Gov. Rick Scott's deputy campaign manager, data guru Tim Saler, is out with a new numbers-laden memo that's partly news, partly media j'accuse and partly narrative course-correction.
The memo comes as Democrat Charlie Crist is shifting slightly ahead in polls this week. And Saler rightly points out that what really matters is votes. And Republicans, as they're want to do, are dominating. Actually, they're crushing Democrats in absentee ballots being cast.
"At this time in the 2010 campaign, just over 140,000 voters had their ballots counted," Saler writes. "Fast-forward to 2012, and a little over 145,000 voters had made their choice. Today, more than 260,000 voters have already cast their ballots in the race for Florida’s next governor. And who cast their votes will surprise you even more."
So far, by my count, a whopping 265,651 absentee ballots have been mailed back to election supervisors. Of them, 50 percent are from Republicans and 33 percent from Democrats. The margin: 18 percentage points for Republicans. About this point in 2012, Democrats were only down 2.4 percentage points.
Pinellas Republicans, by the way, are leading the way -- with 18,555. That's Charlie Crist's home county, so there's a good chance a higher-than-usual number of these are for Crist.
Still, what's up in Charlie Crist World?
Here's what: A lag in when Democratic counties (Miami-Dade, Broward and Palm Beach) put their absentee ballots in the mail. Voters in these Democrat-rich counties just received their ballots and so they're not included in the totals. So get ready for the Democrats-gain-ground blog when those counties start pouring in.
Still, this is a red flag for the Crist campaign, which prides itself on being an Obama machine. This is where ground game matters. And even in the 2012 presidential race, Mitt Romney's ground game was pound for pound superior. Saler was part of that effort. But pound for pound, an ant is stronger than a man. So there's only so far proportionality takes Republicans in a state where Democrats outnumber them. That's why Obama ultimately won. And it could be why Crist would win.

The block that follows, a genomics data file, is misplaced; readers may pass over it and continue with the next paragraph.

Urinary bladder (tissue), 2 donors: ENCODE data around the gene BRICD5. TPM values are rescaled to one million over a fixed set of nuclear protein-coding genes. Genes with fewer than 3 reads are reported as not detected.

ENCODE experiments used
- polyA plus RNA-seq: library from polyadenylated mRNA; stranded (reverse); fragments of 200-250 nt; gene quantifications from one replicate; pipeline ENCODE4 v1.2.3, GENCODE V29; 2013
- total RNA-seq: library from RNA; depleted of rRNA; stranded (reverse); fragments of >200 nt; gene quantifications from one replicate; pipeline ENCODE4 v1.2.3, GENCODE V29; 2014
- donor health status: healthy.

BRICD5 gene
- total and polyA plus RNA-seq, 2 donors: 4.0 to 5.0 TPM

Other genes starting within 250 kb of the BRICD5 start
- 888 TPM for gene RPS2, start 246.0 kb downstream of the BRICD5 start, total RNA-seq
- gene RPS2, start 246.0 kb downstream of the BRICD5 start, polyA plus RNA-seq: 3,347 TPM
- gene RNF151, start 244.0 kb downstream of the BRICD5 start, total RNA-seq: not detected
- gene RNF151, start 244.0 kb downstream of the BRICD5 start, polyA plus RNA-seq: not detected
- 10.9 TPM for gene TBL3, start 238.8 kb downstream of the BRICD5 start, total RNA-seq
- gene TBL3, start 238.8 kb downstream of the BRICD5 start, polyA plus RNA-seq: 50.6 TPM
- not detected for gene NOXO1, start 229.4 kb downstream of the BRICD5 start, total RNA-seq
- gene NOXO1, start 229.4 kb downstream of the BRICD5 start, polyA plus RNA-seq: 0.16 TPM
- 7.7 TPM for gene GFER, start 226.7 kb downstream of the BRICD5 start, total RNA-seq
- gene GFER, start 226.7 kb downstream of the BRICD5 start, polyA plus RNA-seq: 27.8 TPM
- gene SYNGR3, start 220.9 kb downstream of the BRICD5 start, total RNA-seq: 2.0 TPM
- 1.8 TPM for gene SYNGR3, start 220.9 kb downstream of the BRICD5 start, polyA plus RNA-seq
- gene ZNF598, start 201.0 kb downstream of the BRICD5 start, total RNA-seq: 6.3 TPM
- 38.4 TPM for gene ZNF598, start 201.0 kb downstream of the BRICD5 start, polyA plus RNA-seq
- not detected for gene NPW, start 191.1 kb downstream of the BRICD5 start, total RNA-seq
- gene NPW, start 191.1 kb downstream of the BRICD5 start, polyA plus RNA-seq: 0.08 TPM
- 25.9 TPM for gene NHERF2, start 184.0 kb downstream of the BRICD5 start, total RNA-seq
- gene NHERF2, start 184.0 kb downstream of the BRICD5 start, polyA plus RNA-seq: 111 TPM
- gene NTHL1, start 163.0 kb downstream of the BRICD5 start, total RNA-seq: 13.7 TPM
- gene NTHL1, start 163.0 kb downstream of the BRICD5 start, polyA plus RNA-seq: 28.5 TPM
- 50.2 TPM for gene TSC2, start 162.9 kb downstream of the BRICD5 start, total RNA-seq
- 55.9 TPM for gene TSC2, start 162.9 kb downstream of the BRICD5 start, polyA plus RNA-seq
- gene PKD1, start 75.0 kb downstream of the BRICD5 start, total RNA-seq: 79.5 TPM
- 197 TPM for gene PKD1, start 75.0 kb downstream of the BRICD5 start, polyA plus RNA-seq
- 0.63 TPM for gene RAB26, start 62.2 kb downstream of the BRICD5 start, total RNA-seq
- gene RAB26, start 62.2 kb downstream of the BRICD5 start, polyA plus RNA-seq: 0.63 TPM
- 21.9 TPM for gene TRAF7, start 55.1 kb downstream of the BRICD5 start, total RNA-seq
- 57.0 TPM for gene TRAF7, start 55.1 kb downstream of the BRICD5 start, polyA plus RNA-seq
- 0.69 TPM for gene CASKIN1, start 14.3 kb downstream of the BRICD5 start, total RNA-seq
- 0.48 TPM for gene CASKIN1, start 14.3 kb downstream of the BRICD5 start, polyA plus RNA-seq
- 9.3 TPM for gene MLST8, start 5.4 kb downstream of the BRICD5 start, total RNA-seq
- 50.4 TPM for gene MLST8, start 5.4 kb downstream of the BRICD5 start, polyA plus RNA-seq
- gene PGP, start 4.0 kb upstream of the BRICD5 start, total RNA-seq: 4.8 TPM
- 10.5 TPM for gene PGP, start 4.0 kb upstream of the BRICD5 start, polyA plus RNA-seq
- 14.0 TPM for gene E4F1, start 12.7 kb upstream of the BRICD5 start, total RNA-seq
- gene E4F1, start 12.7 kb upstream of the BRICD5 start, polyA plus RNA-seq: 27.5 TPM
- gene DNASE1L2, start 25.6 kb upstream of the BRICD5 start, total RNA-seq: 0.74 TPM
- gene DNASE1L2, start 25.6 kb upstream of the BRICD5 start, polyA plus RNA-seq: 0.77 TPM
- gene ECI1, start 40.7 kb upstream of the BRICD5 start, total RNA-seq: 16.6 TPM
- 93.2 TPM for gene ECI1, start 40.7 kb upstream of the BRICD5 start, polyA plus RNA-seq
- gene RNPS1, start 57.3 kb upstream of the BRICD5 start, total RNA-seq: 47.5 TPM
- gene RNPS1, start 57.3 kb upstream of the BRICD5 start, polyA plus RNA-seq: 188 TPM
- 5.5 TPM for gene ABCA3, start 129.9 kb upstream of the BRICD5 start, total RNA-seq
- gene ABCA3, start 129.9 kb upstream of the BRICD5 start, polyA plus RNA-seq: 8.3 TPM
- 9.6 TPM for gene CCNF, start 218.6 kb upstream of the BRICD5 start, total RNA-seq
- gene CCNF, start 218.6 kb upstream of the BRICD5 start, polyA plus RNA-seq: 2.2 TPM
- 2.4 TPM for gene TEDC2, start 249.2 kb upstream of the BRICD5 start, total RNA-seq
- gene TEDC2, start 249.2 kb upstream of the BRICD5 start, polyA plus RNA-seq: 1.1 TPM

Note the word "would," not "will." As his been written time and again about the polls in this race, it's likely tied. It's a toss-up. Neck and neck, etc.
In his memo, Saler seemingly ignores that. He instead wonders why more hasn't been written about the NYT/CBS/YouGov poll (which shows Scott ahead): "I won’t bore you with my personal theories on why the mainstream media has decided to give more coverage to a poll of 471 voters conducted by college students instead of a poll of nearly 6,000 voters conducted by two of the most prominent news organizations in the country. But I think you can probably figure it out."
Ok, I'll bore you.
1) YouGov is an outlier. Relative to other polls, YouGov consistently shows Scott doing better.
2) It uses a novel/controversial method of polling -- via internet that employs uses a panel of voters who are polled over and over again....
3)... And therefore we've given it equal attention to the UNF poll referenced here because we gave it its own headline before and there's only so many times you can write the same blog about the same people being asked the same question (unless there's a shift). And speaking of those same people being polled...
4)... because it's more of an opt-in poll that removes some elements of randomness, there's a chance YouGov tends to poll people who might not resemble the electorate as a whole. That is, it might be over-polling people have the time, computer access and interest in responding online to polls -- unlike many poor and minority voters who tend to be on the other side of the digital divide and are Democratic-leaning. So...
5)... YouGov, to compensate for that, needs to do more modeling and weighting of its polls, making them more subject to judgement calls and (in a non-pejorative way) manipulation that can remove a poll's sense of randomness and fairness (some of this was mentioned in this Tuesday blog about another poll).
None of this is to say that YouGov isn't providing interesting data or that its polls are wrong. We don't know.
But this is to say that people who whine about polls normally don't like the result. That's when they start to unskew polls or yell about rival surveys (and you saw how that worked out for the GOP in 2012). And they love to lash out at "the media." As has been said by someone wiser than me: If you tell a Democrat bad poll numbers, he wants to shoot himself. If you tell a Republican bad poll numbers, he wants to shoot you.
So, assuming this isn't just a canny way to fundraise from the base, we'll just call this a case of ready, fire, aim on Saler's part -- none of which should take away from the more salient points in the attached memo.